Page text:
The Winterthur Program emphasizes interdisciplinary study of ideas, objects, and contexts using the extraordinary collections of the Winterthur Museum, Garden & Library and field study of landscapes, buildings, decorative arts, and design to create a truly peerless education in material culture.

WINTERTHUR FELLOWS EXPERIENCE

INTERDISCIPLINARY LEARNING

INTERDISCIPLINARY LEARNING

Students engage

in both coursework

and field study

in all public humanities.

HANDS-ON STUDY

HANDS-ON STUDY

Students have access to renowned

public & private collections,

university and special collection libraries,

scientific laboratories, and multimedia design studios.

FACULTY MENTORING

FACULTY MENTORING

Students build

life-long relationships

with distinguished museum

and university thought leaders.

PUBLIC SCHOLARSHIP

PUBLIC SCHOLARSHIP

Students contribute to

ground-breaking scholarship

in public humanities

and material culture study.

PROFESSIONAL DEVELOPMENT

PROFESSIONAL DEVELOPMENT

Students are exceptionally well-prepared

for careers in academic teaching,

art and antiques markets, consulting,

historic sites, museums, and preservation.

FROM THE DIRECTOR

Welcome to the Winterthur Program in American Material Culture.

Objects and ideas drive the Program. What was radical about the Program at its founding in 1952 was the inter-institutional commitment to treat cultural objects as critical forms of empirical evidence for many different scholarly disciplines and to teach in the Museum’s collections. Those values continue to shape the Program today.

To learn about objects requires disciplined looking, inductive reasoning, careful recording, and sometimes scientific testing. All Winterthur Program students have the rare privilege of handling objects in the collection because studying things requires access to objects not just forms of representation.

The scale and depth of Program resources support a wide range of research and study over many different time periods and regions. Fellows now are as interested in the modern era as in the seventeenth or eighteenth century periods the Museum’s collections are renowned for. The core components of the curriculum are taught at the Museum, primarily during the first year of study, but all fellows have the opportunity to work with all University resources and students—formally and informally.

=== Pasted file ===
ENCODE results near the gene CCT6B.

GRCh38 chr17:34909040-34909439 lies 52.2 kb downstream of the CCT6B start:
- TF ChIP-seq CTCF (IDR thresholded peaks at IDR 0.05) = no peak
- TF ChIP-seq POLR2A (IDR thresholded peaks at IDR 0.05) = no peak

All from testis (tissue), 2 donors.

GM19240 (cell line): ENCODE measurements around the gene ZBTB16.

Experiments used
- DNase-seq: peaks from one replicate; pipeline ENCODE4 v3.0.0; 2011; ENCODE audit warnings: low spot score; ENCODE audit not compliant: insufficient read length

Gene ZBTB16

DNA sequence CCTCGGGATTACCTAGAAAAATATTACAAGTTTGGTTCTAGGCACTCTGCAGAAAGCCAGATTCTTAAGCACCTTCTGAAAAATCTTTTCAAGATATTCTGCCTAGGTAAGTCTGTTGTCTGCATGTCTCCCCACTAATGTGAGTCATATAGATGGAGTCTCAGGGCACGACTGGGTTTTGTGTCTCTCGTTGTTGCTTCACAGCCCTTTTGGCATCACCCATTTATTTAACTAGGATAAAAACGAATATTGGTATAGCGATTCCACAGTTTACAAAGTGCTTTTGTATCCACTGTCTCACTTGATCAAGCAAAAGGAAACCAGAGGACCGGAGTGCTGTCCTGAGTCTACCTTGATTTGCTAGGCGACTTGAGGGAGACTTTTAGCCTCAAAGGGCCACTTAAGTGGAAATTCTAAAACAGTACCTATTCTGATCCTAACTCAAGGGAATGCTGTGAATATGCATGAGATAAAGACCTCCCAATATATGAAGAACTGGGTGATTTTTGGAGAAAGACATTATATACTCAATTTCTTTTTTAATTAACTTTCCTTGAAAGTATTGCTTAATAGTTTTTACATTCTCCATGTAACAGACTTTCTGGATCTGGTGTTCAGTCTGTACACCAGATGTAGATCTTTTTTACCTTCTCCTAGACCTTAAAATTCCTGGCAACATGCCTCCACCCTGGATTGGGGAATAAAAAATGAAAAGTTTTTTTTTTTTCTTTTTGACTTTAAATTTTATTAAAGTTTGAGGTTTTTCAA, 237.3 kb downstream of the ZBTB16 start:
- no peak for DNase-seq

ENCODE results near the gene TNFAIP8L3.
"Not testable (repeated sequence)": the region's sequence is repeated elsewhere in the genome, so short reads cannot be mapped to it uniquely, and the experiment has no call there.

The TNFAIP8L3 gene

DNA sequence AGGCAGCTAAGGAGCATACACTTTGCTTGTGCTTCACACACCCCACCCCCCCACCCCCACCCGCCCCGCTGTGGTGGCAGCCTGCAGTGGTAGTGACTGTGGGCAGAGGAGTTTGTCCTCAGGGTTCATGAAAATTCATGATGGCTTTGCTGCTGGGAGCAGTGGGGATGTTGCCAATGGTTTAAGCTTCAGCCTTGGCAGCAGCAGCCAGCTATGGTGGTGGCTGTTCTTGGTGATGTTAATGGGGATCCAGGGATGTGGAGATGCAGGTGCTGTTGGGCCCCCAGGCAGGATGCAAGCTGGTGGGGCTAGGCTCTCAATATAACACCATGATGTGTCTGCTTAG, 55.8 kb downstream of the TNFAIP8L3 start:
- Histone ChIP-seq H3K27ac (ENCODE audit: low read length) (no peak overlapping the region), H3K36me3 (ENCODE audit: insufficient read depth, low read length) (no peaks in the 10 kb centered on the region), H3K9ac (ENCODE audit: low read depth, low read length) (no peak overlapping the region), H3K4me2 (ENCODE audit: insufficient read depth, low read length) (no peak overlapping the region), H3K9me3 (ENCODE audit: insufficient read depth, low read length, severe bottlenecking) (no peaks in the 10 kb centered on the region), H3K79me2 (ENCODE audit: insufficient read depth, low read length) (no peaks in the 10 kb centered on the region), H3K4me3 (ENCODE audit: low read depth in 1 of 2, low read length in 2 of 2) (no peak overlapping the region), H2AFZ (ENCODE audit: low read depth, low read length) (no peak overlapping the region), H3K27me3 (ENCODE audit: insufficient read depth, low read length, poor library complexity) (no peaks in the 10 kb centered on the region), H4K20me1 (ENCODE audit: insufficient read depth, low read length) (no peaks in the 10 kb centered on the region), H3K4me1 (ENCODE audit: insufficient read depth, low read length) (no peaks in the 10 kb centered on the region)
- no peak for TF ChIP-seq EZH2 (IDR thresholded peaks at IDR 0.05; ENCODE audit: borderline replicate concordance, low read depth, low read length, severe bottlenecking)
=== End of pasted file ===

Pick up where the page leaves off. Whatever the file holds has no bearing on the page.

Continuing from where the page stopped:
Finally, the Program’s small size, funding commitment, and cohort model permits us to offer an unparalleled level of mentoring and experiential learning, preparing our students for exceptional careers for more than 60 years.

 Director's Signature

Martin Brückner
Interim Director, Winterthur Program in American Material Culture

SOUTHERN US

Mid-June, second-year Fellows spend a week experiencing southern decorative arts, material culture, & ethnic communities.

Chief Vann House

Chief Vann House, GA

NORTHERN US

In August, second-year Fellows spend a week experiencing four centuries of social, cultural, environmental, and political material culture.

Peabody Essex Museum

Students learning about export silver

Unparallelled Hands-On Learning Beyond the Classroom

LEARN MORE

UNITED KINGDOM

In January, first-year fellows spend two weeks in London & surrounding areas, experiencing British design influence on American decorative arts.

The Crescent

Fellows in London at The Crescent

US URBAN CENTERS

In January, second-year fellows spend several days experiencing urban landscapes & material culture, with a focus on Americana, auction houses, & antiques.

Hispanic Society

Students at Hispanic Society of America

BEING A FELLOW and LIVING IN NORTHERN DELAWARE

100%

of enrolled M.A. students receive full funding—a generous annual fellowship grant (for living expenses) and full tuition scholarship—for their entire 22-month course of study.

90%

of graduates were employed or pursuing a PhD within 4 months of graduation in 2019, 2018, 2017, and 2016.